Page:Popular Science Monthly Volume 22.djvu/334

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well-designed a weapon as the argillite spear-head should not have utilized stone in various other ways to meet their wants, precisely as the Indian did subsequently. No other form of implement than these spear-heads was clearly associated with them, except when found on the surface, and so not clearly separable from the true Indian implements associated therewith. Recently, the occurrence of a stone hammer, traces of fire—charcoal—and a flat stone bearing marks of a hammer or rubbing-stone, at a depth of nearly three feet below the surface, has rendered it quite probable that a proportion of the surface-formed relics of these patterns should be regarded as of other than Indian origin. If we examine a series of the stone implements of the only other American race—the Esquimaux—we will find that not only is the variation in pattern very considerable, but that precisely such forms of domestic implements as are now in use in the Arctic regions, among the Chukches, are common "relics" in New Jersey. In his recent volume of Arctic explorations, Professor Nordenskiöld describes a series of stone hammers and a stone anvil, which are used together for crushing bones.[1] Every considerable collection of stone implements gathered along our sea-board, anywhere from Maine to Maryland, contains numbers of identical objects.

While many of these hammers and mortars are unquestionably of Indian origin, no valid reason can be urged that a proportion of them are not of the same origin as the argillite spear-heads. Indeed, grooved stone hammers have been found quite deeply imbedded in the sand—as deep as the usual depth at which argillite arrow-points occur; but this, of itself, is scarcely significant. So unstable is the surface of the earth, where sand prevails, that the actual position, when found, of any single specimen, is of little importance. It is only when thousands have been gathered with great care, and under the most favorable circumstances, that any inferences may be drawn. This is true of the argillite arrow-heads, of which thousands have been gathered, and presumably true of the hammers and mortars, because such implements are common among an American race which uses also such spear-points as are so abundant in New Jersey. The similarity between a Chukche spear-point figured by Nordenskiöld[2] and an Esquimau spear figured by Lubbock[3] and the New Jersey specimens is very striking. Of course, such similarity may be considered as mere coincidence, but that it has an important bearing on the question becomes evident when the many circumstances suggestive of a pre-Indian race on the Atlantic sea-board are collectively considered. Singly, any fact may be held to be of little or no value; but when many of like significance are gathered together, they are self-supporting, and the one central fact becomes established.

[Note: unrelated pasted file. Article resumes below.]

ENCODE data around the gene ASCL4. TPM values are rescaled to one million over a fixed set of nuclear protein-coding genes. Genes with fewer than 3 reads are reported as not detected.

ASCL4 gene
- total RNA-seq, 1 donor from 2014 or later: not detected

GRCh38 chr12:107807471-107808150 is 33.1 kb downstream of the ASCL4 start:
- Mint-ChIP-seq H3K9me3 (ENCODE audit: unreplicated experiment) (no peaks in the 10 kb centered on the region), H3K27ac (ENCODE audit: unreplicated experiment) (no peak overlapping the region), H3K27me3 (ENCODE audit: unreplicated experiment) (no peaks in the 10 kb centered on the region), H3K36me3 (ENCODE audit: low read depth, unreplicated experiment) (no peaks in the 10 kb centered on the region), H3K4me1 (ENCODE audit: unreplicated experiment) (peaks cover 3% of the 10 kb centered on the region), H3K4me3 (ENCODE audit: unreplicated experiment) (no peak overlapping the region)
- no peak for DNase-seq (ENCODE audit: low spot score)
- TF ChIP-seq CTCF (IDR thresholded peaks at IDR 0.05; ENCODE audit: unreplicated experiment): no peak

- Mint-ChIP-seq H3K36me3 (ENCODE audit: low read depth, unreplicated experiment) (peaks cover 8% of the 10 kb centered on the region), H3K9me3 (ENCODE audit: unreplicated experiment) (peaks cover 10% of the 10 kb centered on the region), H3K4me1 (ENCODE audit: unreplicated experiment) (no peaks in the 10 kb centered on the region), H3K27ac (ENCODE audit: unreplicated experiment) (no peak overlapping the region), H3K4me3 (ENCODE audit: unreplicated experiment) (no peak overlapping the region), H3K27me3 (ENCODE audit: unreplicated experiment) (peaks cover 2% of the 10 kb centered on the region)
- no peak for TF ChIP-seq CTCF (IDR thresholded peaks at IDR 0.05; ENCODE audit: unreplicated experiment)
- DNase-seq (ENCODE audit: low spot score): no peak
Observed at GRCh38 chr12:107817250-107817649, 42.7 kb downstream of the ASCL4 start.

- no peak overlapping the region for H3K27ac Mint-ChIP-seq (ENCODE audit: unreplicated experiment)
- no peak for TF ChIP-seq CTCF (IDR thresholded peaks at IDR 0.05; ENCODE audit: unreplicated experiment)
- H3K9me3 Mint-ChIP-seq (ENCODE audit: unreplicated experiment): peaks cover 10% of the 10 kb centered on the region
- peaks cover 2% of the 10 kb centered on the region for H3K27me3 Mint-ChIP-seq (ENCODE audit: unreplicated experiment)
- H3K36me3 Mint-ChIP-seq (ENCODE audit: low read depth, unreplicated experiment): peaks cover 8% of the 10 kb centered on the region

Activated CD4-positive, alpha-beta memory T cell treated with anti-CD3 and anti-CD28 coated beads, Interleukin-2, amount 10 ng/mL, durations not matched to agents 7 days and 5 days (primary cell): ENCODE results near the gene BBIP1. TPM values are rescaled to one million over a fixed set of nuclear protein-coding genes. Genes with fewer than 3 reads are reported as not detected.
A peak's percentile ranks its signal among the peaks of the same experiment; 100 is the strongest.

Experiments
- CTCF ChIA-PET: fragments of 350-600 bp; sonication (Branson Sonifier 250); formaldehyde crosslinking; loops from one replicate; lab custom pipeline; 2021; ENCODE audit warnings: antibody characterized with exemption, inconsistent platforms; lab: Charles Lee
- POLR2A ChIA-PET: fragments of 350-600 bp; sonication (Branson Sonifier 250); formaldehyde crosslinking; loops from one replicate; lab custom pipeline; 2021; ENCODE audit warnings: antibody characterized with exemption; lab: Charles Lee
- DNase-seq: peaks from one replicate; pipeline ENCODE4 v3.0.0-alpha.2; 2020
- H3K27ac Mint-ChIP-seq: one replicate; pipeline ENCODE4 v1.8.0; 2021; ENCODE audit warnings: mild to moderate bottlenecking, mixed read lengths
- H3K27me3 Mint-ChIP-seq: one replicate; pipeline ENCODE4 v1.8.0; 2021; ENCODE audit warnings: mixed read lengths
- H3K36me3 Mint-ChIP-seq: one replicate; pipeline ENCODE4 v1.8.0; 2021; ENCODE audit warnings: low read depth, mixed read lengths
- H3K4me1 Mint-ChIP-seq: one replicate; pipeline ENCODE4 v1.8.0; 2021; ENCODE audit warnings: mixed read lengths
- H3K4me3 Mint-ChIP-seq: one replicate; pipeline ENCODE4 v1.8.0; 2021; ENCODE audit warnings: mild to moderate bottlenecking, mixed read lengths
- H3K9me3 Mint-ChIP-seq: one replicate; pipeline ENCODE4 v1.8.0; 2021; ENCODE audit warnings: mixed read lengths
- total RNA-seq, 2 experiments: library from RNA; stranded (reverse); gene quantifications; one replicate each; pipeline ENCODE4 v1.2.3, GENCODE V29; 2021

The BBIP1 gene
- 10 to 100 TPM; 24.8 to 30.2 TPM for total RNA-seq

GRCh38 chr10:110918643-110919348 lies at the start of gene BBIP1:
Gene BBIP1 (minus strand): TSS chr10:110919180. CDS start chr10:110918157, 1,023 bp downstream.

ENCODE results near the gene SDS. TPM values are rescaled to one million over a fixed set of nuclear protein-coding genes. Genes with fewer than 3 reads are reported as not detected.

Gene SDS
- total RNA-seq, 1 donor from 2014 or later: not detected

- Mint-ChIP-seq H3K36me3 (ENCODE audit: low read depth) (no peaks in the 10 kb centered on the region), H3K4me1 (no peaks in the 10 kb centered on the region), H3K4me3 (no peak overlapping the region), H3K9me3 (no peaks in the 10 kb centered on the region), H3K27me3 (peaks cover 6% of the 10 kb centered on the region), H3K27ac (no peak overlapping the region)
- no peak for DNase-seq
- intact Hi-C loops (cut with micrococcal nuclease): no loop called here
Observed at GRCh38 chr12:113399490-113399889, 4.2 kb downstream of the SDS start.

Basing the supposition that palæolithic man was not the ancestor

  1. "Voyage of the Vega," New York, 1882, p. 483.
  2. Ibid., p. 571.
  3. "Prehistoric Times," second edition, London, 1868, p. 493, Fig. 218.